All too predictably, DHS has shown itself to be entirely incapable and unwilling to act in accordance with the provisions of our Constitution. Like a pesky weed in the garden of the American taxpayer and citizen, the agency has expanded its powers and duties over more aspects of American life while destroying anything resembling a just balance between American security and civil liberties. Seemingly every original critique of this proposed Orwellian behemoth has proven to be tragically true and unsettling.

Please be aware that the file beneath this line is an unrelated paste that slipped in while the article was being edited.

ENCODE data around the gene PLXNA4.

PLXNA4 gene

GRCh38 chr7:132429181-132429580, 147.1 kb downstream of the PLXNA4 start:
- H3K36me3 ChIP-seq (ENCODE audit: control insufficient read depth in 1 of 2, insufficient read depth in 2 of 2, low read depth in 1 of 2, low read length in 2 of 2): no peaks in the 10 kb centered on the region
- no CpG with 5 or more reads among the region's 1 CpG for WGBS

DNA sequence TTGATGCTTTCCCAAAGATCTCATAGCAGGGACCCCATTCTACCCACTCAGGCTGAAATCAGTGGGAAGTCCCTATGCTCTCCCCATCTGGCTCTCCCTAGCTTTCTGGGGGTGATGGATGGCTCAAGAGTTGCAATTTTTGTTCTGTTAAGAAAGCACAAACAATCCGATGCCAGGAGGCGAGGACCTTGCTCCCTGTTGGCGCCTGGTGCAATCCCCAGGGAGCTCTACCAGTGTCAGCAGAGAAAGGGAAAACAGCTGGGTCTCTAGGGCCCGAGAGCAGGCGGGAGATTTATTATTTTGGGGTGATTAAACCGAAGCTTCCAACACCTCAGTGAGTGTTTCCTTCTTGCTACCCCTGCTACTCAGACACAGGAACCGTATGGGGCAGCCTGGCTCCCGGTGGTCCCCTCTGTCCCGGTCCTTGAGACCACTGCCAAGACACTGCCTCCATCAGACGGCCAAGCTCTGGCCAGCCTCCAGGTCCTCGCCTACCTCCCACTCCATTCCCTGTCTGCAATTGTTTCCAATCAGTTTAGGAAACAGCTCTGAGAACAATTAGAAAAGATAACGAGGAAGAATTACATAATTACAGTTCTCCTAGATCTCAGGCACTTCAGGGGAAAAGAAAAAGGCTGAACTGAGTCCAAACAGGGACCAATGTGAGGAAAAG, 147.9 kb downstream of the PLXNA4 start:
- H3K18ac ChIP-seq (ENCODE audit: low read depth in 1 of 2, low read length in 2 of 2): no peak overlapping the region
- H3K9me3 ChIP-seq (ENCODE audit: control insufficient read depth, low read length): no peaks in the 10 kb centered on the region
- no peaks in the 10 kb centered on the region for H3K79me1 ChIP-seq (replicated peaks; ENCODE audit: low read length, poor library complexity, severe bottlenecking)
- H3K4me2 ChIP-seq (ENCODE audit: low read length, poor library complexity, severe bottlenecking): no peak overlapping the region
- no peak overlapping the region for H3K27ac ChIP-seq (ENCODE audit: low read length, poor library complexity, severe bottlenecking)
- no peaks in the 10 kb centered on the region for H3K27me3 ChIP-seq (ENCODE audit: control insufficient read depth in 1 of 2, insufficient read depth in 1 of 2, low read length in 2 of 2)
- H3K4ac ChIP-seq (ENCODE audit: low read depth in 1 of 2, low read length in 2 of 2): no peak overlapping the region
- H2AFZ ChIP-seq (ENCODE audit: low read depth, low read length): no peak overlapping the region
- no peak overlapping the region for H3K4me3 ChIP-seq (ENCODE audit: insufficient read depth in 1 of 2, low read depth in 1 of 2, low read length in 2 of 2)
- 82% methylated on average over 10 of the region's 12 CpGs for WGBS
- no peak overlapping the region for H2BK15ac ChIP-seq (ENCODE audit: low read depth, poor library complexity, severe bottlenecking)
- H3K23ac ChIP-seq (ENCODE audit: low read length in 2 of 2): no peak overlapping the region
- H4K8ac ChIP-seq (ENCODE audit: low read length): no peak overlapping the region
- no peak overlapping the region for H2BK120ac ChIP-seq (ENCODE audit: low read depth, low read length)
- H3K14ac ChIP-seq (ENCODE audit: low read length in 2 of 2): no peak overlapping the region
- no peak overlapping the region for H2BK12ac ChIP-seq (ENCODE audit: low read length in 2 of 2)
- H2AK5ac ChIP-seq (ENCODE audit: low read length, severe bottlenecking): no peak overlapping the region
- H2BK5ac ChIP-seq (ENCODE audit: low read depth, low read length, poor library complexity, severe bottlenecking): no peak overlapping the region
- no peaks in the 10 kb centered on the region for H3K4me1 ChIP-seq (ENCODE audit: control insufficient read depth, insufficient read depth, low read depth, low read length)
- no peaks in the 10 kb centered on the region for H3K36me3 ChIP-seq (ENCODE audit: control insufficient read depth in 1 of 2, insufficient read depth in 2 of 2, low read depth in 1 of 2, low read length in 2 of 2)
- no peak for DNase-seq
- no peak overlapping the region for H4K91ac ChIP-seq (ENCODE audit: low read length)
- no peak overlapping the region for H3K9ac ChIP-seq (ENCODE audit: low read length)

With the threat of international terrorism largely receded and the War on Terror’s frighteningly militaristic mindset continuing to escalate the intrusive, inhumane and undemocratic practices of DHS under the Trump Administration, it has never been more clear that this mistake of an agency ought to be banished to the ashheap of history and abolished altogether.
DHS is not a single rash decision taken by an insecure Congress and a power hungry president in the aftermath of a grave tragedy. It is a symbol of a society and political system that can only find answers to political and social problems through an increasingly militaristic lens.